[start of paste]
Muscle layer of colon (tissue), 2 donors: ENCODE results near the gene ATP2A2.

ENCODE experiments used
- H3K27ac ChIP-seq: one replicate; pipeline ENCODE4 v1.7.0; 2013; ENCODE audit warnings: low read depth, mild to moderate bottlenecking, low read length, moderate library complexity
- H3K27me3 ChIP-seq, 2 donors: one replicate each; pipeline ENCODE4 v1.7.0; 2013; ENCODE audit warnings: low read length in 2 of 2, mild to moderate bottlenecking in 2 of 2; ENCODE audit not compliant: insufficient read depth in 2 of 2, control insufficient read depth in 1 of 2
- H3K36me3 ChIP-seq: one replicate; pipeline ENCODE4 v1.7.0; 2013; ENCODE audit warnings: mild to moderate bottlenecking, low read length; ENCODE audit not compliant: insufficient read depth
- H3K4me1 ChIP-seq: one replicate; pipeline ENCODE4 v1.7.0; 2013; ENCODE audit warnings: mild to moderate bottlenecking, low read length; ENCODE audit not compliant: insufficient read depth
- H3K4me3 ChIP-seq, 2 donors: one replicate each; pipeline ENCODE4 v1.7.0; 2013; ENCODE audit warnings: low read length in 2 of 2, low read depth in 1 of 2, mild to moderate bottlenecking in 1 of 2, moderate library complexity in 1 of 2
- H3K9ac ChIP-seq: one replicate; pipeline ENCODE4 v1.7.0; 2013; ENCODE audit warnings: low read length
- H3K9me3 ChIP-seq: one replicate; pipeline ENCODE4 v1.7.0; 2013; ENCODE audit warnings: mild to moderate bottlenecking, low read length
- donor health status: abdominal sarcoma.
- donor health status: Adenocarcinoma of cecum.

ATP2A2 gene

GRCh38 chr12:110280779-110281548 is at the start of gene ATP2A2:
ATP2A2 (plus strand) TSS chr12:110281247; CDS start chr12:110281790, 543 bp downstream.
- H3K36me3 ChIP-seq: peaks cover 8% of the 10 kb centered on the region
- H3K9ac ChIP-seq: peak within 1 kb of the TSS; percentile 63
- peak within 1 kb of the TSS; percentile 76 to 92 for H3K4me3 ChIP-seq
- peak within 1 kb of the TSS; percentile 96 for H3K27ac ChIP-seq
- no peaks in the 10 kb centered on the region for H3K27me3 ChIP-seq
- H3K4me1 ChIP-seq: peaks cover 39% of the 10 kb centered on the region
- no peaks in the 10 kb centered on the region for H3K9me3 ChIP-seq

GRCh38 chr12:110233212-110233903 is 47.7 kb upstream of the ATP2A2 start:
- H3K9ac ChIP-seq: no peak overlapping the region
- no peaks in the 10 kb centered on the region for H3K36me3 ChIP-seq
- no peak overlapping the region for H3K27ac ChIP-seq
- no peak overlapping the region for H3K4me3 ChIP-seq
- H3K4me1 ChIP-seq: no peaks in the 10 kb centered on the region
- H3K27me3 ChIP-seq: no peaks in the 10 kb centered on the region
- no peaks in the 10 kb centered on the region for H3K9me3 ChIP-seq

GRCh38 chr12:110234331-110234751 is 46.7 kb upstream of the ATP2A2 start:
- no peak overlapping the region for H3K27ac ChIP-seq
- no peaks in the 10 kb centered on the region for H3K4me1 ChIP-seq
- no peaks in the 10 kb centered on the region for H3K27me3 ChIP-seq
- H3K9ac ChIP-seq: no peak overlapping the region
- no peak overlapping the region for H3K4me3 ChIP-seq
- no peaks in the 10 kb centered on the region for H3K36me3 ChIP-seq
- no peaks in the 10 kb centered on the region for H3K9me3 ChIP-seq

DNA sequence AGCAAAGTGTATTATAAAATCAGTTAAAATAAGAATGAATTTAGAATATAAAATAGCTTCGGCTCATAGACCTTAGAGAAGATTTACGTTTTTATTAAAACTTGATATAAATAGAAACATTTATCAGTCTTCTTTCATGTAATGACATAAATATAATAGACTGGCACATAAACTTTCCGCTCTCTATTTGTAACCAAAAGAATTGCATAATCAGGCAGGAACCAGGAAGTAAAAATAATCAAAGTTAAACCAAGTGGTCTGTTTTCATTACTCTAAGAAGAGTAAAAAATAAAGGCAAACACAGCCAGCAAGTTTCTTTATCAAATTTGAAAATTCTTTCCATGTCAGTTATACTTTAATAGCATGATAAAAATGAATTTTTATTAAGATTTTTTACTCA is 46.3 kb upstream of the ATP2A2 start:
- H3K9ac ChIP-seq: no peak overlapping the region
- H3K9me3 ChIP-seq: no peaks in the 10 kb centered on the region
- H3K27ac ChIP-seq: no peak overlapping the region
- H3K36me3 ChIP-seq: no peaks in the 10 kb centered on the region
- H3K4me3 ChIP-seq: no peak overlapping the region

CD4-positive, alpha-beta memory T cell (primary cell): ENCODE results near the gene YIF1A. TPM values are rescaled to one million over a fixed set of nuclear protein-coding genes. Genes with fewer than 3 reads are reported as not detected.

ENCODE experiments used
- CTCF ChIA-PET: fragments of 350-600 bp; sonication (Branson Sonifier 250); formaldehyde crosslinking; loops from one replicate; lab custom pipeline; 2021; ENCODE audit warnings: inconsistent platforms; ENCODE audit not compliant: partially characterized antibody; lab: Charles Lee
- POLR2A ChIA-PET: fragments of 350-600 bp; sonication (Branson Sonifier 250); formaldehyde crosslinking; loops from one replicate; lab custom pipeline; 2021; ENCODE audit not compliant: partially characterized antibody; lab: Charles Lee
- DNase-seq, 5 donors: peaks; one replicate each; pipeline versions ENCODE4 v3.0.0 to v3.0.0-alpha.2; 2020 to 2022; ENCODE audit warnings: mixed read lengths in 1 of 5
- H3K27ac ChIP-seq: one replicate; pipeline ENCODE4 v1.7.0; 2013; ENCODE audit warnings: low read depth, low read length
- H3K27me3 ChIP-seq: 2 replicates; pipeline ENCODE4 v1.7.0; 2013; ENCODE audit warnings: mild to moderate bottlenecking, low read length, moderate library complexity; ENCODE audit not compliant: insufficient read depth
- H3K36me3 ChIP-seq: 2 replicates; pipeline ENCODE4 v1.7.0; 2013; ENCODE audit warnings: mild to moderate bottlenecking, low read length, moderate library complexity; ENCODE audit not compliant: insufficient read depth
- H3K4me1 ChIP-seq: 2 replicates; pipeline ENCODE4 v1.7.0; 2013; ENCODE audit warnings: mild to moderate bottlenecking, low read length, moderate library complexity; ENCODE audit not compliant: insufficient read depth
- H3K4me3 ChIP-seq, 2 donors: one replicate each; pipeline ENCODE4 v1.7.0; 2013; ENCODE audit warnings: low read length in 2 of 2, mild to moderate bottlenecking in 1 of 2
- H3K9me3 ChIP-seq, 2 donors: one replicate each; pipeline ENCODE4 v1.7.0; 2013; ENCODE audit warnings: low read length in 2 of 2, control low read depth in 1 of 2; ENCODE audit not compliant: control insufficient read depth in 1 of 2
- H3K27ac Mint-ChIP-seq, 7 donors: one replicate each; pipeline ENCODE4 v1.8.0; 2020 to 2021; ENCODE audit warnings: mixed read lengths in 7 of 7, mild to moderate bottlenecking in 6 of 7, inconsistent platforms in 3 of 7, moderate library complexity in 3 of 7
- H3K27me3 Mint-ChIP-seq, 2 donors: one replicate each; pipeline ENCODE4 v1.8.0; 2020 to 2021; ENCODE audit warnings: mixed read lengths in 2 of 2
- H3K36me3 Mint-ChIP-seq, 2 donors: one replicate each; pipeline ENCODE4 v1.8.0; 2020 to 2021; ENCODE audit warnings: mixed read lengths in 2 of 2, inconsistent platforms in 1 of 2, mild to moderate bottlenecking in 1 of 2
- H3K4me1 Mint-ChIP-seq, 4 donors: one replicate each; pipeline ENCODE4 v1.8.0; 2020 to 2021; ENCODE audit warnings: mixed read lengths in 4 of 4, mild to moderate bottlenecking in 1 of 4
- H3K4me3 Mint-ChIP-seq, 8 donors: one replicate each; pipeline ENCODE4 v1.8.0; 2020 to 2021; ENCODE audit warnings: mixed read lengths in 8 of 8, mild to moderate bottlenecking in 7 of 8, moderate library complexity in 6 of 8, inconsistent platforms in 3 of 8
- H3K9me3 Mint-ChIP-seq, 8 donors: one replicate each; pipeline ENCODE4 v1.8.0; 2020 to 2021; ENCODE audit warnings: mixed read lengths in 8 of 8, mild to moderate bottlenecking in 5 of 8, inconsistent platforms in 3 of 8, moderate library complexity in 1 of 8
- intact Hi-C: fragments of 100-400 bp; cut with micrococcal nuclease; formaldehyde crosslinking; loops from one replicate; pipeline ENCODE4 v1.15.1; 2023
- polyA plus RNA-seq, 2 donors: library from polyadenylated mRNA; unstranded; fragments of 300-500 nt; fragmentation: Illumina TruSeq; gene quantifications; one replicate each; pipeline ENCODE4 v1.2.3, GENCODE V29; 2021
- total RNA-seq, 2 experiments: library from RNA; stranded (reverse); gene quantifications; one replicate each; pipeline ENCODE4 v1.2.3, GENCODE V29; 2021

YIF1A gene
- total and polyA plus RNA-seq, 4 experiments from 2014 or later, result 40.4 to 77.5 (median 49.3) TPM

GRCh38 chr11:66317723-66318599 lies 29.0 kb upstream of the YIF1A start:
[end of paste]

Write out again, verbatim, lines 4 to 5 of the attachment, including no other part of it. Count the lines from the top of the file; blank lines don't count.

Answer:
- H3K27me3 ChIP-seq, 2 donors: one replicate each; pipeline ENCODE4 v1.7.0; 2013; ENCODE audit warnings: low read length in 2 of 2, mild to moderate bottlenecking in 2 of 2; ENCODE audit not compliant: insufficient read depth in 2 of 2, control insufficient read depth in 1 of 2
- H3K36me3 ChIP-seq: one replicate; pipeline ENCODE4 v1.7.0; 2013; ENCODE audit warnings: mild to moderate bottlenecking, low read length; ENCODE audit not compliant: insufficient read depth